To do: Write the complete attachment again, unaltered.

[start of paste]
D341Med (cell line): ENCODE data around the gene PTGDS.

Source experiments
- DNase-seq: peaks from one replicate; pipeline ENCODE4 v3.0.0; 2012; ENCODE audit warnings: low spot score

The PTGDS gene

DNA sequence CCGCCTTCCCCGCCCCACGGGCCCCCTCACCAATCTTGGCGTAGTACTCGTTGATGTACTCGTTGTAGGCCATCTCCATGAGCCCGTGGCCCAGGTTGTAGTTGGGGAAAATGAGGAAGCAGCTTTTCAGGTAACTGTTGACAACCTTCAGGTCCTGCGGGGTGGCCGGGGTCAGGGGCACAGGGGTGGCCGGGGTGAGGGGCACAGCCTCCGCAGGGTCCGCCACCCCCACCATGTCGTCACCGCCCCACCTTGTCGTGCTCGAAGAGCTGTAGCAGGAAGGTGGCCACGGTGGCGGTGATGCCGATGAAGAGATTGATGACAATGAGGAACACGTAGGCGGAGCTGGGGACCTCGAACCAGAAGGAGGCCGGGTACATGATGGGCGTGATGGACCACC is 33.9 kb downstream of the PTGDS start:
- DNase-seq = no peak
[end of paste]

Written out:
D341Med (cell line): ENCODE data around the gene PTGDS.

Source experiments
- DNase-seq: peaks from one replicate; pipeline ENCODE4 v3.0.0; 2012; ENCODE audit warnings: low spot score

The PTGDS gene

DNA sequence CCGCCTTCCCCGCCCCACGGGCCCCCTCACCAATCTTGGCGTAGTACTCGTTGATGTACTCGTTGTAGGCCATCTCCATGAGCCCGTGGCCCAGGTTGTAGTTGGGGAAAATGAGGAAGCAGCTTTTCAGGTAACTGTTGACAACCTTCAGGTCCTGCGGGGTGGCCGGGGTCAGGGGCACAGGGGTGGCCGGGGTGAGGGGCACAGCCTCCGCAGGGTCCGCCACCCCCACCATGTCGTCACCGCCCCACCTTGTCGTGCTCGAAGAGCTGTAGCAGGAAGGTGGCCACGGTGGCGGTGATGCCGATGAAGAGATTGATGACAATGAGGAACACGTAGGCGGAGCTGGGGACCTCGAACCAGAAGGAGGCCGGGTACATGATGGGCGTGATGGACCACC is 33.9 kb downstream of the PTGDS start:
- DNase-seq = no peak